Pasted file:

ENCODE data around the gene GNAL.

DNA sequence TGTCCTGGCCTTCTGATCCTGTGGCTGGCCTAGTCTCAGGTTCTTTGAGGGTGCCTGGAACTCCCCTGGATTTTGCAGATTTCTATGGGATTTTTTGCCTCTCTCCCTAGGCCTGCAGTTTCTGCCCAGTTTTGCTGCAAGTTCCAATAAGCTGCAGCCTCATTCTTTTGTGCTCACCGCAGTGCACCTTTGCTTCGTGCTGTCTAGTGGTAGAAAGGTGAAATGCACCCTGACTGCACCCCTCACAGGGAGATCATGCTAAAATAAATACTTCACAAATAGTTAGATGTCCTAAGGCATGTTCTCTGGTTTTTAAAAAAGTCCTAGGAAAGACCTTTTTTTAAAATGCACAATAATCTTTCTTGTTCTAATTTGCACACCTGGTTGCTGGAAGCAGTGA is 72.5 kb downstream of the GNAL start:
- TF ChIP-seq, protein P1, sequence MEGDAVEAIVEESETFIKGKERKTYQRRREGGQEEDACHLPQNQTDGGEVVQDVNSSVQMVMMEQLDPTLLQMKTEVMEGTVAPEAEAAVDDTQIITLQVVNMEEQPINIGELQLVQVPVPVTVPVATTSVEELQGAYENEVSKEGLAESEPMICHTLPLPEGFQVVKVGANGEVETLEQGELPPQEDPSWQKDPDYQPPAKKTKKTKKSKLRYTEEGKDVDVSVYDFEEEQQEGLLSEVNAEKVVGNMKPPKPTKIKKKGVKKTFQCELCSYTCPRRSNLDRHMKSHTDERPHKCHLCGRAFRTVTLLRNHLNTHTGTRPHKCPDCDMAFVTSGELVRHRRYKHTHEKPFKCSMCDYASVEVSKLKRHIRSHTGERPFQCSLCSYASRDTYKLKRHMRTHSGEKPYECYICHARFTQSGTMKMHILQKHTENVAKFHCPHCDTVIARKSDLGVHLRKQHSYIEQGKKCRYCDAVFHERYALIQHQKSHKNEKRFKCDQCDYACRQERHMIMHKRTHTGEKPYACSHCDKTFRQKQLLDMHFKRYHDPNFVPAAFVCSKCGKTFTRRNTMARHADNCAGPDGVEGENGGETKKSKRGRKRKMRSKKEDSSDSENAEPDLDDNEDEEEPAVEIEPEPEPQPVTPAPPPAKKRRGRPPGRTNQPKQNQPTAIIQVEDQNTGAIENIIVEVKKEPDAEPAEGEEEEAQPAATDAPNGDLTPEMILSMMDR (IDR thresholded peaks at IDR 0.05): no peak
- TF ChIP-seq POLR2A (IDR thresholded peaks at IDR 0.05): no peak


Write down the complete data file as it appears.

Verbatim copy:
ENCODE data around the gene GNAL.

DNA sequence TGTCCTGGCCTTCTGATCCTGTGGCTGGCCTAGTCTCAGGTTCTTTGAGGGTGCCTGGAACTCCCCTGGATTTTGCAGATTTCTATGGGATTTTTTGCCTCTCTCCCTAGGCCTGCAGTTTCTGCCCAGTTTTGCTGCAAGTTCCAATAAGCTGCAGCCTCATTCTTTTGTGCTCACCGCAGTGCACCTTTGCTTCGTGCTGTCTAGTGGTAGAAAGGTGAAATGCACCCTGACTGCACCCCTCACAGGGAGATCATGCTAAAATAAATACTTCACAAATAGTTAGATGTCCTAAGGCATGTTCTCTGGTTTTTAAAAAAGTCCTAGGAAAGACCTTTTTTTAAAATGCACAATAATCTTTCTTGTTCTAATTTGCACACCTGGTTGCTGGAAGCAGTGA is 72.5 kb downstream of the GNAL start:
- TF ChIP-seq, protein P1, sequence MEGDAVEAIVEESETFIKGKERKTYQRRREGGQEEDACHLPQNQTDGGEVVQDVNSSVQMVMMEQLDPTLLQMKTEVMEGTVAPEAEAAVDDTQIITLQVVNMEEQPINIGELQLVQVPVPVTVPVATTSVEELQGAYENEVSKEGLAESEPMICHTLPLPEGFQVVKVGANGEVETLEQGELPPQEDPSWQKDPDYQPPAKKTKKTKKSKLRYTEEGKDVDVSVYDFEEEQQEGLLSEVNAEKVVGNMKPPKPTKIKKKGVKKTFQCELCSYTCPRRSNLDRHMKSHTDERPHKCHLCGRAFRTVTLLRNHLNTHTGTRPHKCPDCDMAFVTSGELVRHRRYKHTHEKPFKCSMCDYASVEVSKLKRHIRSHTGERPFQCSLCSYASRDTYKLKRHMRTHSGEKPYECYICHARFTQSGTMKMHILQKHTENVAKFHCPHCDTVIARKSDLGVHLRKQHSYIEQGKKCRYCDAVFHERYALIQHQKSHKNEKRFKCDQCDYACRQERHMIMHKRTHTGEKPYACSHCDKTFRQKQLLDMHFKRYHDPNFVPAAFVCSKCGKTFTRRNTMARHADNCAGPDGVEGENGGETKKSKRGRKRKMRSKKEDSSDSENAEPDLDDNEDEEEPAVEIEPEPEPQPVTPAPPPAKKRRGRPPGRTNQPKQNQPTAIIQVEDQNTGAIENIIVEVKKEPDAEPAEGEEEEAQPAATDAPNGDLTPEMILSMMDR (IDR thresholded peaks at IDR 0.05): no peak
- TF ChIP-seq POLR2A (IDR thresholded peaks at IDR 0.05): no peak